Technological advancement tastes kind of like crow. Two weeks ago, I wrote that even though it was now possible to physically hack infrastructure, this is the kind of skill that only a nation-state would possess, and that states would probably use this ability sparingly.
I am certain that somewhere, in a basement lair under a massive doom-castle, Vladimir Putin read my article, then turned around in a massive swivel-chair while steepling his fingers and cackling. That this the only explanation as to why, shortly after my article was written, US officials confirmed that hackers, suspected to be Russian agents, had gone and crashed Ukraine’s power grid.
Previously, only two hacking incidents have ever managed to damage physical infrastructure–the Stuxnet malware that attacked the Iranian nuclear program, and an incident in which unidentified hackers damaged a German steel mill. This third incident is a milestone in and of itself, as it’s the first incident in which an infrastructural cyberattack has affected large portions of a civilian population.
So, should you be worried now? Yes and no.
First of all, you should be worried, because the program that was used to crash the Ukrainian power grid has hidden in plain sight for many years. The hackers appear to have used a strain of malware known as “BlackEnergy.” BlackEnergy has been seen in the wild since at least 2011, but prior to the attacks against Ukraine, this program was known only as a cyberespionage tool. Researchers were convinced that this program’s only purpose was to sit on ICS nodes and transmit valuable data back to the Motherland–sinister, but not directly harmful.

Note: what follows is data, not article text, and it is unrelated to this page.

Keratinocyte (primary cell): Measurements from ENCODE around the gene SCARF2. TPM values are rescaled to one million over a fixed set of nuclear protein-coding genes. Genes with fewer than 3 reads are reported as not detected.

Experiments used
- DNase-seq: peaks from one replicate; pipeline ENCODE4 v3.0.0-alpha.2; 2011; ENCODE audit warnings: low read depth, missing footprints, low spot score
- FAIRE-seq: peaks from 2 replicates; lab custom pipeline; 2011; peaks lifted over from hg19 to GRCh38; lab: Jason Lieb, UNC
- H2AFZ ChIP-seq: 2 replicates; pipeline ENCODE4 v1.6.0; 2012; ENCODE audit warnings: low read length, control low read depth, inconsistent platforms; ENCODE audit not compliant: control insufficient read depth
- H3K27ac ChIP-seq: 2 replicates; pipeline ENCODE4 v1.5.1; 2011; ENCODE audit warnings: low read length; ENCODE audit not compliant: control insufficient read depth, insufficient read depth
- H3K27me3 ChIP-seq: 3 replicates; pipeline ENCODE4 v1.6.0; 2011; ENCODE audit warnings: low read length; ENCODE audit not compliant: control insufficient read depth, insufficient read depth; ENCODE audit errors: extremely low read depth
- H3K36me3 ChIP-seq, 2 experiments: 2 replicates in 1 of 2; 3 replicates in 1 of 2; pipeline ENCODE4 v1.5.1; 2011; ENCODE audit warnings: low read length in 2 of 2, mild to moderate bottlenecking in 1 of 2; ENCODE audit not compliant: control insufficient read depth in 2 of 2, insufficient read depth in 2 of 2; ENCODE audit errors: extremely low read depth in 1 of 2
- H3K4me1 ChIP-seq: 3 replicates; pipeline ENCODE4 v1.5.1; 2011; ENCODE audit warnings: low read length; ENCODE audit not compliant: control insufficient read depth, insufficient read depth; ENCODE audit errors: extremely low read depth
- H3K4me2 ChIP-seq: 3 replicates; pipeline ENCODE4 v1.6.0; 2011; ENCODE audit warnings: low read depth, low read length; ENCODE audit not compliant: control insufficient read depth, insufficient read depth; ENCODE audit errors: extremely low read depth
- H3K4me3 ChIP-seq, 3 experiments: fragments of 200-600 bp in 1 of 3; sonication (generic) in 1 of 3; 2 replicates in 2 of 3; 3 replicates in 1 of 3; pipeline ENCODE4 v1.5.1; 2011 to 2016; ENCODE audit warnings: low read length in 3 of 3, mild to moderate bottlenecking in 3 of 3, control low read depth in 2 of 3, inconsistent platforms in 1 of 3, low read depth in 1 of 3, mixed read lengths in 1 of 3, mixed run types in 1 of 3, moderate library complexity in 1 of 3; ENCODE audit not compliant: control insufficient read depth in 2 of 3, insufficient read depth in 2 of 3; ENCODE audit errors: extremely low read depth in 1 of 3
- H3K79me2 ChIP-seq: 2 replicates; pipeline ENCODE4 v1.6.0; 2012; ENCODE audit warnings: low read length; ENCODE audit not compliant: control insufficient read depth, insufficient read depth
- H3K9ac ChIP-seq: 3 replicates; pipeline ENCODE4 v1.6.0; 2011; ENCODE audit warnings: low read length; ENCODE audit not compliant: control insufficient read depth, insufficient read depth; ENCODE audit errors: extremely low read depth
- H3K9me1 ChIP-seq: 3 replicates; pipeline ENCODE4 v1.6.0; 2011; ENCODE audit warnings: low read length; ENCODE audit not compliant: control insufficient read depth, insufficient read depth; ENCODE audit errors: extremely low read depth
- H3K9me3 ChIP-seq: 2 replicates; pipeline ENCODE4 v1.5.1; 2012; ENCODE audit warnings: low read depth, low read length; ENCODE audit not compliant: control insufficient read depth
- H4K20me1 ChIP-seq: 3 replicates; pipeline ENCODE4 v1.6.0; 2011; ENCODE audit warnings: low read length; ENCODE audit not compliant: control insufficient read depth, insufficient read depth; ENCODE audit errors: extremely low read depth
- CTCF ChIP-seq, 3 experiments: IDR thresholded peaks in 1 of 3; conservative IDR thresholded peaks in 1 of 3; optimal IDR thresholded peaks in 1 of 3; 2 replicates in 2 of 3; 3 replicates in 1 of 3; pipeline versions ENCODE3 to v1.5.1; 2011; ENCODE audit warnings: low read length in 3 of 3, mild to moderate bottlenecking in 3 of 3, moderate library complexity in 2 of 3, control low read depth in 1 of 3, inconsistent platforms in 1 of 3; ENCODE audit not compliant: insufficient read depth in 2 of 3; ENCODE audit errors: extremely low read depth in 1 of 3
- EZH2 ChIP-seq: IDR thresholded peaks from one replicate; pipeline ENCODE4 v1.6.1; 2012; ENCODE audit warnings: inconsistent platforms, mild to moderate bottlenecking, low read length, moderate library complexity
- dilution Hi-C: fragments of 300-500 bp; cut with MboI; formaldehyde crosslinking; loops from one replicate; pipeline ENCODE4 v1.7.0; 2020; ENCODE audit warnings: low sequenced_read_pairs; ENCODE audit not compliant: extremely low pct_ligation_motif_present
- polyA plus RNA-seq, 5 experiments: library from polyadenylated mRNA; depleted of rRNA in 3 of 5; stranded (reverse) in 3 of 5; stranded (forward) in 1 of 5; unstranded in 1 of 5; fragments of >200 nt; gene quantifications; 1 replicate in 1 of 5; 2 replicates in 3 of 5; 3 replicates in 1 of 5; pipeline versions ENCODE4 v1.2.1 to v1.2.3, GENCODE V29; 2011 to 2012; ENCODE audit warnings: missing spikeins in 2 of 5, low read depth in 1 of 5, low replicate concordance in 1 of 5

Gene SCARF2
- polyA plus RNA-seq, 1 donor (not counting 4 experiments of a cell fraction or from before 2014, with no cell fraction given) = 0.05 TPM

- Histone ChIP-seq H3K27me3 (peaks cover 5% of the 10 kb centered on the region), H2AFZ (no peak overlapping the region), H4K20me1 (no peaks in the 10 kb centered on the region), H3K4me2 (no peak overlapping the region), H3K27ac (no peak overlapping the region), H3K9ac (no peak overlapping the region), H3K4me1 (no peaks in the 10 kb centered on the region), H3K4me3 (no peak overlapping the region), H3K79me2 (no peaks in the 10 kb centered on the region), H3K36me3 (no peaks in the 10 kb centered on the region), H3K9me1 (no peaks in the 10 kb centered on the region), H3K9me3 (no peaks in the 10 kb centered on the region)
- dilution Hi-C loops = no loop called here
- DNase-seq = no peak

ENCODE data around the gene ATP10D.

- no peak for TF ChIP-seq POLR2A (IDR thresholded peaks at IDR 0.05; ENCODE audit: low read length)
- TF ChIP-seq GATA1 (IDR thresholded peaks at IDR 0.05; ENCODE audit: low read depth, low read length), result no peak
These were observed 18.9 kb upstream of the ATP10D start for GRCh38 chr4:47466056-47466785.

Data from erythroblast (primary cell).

By pivoting BlackEnergy from a passive surveillance tool into a cyberweapon, the team behind it has shown a worrying amount of sophistication. There’s a distressingly large amount of malware out there that’s similarly designed to sit quietly on your hard drive and report back. It now appears that any of these programs might be weaponized at any moment.
I’m going to tempt fate, however, by continuing to tell everyone not to worry too hard. Here’s my reasoning: Russia has not been doing too well in her military adventures. The civil war in Ukraine has turned into an expensive boondoggle, and the air war in Syria is shaping up the same way. The Russian propaganda machine needs easy victories that it can use to whip up the population, and a successful cyberattack is a victory that that requires no expense in terms of men, vehicles, or bullets.
Given that the Ukrainian population was inconvenienced for a maximum of six hours, I’m going to say that as long as your cybergeddon preparedness kit contains sophisticated tools like “matches” and “a flashlight,” you’ll probably still be okay.
[Post image via Shutterstock]